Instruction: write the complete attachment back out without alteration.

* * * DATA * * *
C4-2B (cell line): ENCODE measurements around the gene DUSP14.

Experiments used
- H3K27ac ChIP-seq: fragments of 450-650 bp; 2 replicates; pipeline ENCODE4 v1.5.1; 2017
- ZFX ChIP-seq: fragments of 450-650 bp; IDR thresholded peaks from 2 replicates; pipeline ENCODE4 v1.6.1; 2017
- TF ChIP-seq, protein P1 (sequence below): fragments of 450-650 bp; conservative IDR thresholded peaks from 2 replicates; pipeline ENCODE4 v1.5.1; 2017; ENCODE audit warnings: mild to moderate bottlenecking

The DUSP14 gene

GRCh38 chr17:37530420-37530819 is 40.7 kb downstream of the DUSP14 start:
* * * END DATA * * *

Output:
C4-2B (cell line): ENCODE measurements around the gene DUSP14.

Experiments used
- H3K27ac ChIP-seq: fragments of 450-650 bp; 2 replicates; pipeline ENCODE4 v1.5.1; 2017
- ZFX ChIP-seq: fragments of 450-650 bp; IDR thresholded peaks from 2 replicates; pipeline ENCODE4 v1.6.1; 2017
- TF ChIP-seq, protein P1 (sequence below): fragments of 450-650 bp; conservative IDR thresholded peaks from 2 replicates; pipeline ENCODE4 v1.5.1; 2017; ENCODE audit warnings: mild to moderate bottlenecking

The DUSP14 gene

GRCh38 chr17:37530420-37530819 is 40.7 kb downstream of the DUSP14 start: